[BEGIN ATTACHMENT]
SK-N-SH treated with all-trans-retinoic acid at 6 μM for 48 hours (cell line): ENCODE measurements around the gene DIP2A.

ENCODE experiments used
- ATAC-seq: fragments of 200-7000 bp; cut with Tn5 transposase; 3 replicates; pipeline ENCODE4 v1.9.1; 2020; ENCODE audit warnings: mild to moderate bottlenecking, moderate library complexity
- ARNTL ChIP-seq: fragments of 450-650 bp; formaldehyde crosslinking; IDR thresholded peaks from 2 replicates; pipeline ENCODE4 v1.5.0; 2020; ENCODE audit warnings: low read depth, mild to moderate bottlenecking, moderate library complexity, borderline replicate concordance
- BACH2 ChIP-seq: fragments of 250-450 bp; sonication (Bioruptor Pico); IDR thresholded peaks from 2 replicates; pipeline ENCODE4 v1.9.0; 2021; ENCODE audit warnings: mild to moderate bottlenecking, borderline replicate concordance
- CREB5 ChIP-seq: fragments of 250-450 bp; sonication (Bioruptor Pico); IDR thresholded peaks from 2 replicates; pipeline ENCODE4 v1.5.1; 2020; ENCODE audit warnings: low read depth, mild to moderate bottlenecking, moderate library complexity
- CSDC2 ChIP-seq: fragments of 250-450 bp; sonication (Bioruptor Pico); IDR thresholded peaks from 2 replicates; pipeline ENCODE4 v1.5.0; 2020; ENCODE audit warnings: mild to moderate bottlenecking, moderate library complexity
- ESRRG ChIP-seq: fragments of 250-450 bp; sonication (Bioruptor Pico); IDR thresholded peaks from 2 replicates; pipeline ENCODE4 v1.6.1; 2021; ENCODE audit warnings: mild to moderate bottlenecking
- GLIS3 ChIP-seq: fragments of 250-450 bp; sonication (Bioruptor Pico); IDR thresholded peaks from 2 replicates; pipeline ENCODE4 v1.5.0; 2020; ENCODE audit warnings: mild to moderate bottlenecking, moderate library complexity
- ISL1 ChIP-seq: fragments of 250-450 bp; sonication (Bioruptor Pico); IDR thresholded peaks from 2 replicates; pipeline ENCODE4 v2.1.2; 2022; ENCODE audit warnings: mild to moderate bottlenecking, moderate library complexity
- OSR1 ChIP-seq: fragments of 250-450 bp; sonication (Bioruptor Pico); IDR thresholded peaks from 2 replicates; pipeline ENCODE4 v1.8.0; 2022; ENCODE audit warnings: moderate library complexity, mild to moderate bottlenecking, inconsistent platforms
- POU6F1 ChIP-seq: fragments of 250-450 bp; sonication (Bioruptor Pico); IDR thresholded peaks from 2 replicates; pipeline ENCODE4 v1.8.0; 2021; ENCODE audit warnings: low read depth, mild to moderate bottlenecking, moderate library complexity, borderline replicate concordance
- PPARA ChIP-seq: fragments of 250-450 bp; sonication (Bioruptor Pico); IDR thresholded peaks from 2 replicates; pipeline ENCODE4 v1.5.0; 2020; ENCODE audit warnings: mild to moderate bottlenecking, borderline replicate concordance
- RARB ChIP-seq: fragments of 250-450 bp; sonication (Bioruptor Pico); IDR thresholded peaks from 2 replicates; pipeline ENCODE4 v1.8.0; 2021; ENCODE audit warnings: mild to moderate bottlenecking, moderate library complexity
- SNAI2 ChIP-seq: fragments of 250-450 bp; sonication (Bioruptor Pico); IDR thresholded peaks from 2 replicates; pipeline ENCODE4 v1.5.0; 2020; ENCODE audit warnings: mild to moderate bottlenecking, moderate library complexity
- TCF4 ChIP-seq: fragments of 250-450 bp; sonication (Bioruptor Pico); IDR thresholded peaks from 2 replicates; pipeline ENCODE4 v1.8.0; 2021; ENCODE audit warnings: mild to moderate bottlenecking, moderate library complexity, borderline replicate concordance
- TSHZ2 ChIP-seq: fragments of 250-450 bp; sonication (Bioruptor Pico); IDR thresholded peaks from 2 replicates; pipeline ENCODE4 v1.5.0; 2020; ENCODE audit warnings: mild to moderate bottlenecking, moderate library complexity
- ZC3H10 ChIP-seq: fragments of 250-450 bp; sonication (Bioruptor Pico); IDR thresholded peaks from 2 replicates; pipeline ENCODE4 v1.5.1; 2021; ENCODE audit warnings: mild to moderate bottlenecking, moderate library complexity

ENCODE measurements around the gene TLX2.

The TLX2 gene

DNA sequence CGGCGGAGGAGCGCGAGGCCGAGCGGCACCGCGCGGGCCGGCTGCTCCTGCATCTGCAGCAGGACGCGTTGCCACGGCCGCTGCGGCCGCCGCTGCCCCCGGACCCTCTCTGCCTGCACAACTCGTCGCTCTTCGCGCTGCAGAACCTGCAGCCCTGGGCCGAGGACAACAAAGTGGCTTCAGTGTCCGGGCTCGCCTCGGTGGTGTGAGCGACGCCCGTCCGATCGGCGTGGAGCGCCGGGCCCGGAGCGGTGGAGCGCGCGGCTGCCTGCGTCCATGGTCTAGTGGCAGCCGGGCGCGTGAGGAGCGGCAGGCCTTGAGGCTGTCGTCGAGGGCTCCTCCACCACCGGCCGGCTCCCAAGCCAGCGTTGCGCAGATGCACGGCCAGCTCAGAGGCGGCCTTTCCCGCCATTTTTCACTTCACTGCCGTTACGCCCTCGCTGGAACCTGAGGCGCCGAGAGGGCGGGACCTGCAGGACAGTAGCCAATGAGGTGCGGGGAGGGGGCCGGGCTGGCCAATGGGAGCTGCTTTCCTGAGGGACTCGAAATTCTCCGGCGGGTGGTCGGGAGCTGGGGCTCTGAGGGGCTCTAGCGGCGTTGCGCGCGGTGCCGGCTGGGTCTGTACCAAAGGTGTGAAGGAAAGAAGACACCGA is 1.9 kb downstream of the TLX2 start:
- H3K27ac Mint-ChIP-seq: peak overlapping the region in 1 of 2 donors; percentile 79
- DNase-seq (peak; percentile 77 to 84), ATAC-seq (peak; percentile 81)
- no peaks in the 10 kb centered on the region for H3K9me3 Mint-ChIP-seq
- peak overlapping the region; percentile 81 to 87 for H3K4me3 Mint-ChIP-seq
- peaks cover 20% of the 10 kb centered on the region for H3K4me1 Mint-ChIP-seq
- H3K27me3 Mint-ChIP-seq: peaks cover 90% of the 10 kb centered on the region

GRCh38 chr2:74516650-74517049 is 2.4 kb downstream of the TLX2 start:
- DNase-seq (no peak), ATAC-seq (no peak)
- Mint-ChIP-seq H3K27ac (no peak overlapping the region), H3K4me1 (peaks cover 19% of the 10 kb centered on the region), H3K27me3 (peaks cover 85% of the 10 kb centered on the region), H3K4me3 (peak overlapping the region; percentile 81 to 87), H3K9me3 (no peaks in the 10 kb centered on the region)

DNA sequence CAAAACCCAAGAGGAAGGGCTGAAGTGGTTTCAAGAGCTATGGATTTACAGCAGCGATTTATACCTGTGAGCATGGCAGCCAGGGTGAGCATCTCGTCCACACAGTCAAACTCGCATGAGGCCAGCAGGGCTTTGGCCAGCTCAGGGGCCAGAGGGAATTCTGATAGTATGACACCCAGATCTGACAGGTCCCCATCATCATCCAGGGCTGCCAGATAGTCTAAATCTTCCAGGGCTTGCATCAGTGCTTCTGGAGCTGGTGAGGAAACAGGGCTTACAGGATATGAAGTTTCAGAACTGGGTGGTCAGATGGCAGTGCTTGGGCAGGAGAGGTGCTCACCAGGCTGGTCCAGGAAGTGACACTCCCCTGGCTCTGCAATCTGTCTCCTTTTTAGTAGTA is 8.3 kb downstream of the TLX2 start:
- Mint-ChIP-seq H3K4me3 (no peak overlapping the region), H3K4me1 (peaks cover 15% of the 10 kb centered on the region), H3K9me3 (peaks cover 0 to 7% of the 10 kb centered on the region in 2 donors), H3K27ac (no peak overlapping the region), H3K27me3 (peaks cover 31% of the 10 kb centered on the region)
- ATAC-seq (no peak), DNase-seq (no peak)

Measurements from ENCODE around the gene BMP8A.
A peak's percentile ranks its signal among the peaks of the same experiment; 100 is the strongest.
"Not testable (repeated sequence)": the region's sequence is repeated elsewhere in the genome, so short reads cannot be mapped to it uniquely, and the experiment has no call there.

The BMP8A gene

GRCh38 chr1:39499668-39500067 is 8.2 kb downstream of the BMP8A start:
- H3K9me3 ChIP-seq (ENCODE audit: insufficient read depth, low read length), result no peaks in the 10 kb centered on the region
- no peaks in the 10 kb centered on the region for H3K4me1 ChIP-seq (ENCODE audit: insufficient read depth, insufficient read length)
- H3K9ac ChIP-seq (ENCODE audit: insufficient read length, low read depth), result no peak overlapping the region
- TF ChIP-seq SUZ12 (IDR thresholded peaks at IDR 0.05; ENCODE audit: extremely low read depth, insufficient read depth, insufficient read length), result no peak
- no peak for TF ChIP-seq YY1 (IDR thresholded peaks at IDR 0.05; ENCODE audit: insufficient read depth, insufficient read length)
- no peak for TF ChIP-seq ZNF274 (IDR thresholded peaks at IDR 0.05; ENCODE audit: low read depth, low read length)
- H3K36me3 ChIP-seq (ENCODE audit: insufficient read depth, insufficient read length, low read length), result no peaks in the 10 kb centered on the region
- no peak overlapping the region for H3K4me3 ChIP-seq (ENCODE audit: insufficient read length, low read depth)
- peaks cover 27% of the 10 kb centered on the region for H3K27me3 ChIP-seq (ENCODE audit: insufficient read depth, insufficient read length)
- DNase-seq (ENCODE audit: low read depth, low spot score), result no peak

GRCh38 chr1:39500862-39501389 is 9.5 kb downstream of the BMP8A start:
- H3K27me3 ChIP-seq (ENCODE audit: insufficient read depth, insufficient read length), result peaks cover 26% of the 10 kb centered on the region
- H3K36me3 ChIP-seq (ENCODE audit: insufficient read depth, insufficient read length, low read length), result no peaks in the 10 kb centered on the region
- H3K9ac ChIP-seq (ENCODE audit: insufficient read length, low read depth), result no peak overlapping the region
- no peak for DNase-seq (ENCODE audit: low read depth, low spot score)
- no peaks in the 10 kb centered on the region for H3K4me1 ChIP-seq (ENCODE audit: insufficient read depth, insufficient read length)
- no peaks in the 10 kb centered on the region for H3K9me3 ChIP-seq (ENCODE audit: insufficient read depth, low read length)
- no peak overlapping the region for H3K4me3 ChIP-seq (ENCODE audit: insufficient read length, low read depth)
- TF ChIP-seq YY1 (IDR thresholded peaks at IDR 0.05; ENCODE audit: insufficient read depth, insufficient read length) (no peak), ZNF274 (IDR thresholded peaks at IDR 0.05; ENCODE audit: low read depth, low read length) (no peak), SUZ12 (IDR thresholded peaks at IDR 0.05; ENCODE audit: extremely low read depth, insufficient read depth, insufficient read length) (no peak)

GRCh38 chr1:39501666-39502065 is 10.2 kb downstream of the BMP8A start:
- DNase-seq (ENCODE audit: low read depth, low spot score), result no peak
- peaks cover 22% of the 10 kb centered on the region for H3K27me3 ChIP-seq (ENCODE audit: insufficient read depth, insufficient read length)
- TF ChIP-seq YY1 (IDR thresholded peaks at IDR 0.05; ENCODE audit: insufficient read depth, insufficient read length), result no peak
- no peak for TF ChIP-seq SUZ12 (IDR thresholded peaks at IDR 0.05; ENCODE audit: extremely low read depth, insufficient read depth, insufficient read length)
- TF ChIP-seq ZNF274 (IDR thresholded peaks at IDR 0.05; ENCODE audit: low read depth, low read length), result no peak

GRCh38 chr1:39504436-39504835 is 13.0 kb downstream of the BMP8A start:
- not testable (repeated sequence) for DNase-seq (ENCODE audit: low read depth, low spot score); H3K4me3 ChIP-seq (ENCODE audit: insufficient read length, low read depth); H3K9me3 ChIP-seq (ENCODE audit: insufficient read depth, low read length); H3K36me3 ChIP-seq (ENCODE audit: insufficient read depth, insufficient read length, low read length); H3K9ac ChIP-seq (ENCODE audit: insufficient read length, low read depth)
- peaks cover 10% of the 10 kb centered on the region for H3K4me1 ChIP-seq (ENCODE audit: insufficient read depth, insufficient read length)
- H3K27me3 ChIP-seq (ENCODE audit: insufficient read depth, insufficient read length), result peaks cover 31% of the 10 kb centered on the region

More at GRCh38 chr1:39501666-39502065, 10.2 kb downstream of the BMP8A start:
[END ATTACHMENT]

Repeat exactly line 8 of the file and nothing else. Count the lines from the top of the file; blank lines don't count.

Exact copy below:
- ESRRG ChIP-seq: fragments of 250-450 bp; sonication (Bioruptor Pico); IDR thresholded peaks from 2 replicates; pipeline ENCODE4 v1.6.1; 2021; ENCODE audit warnings: mild to moderate bottlenecking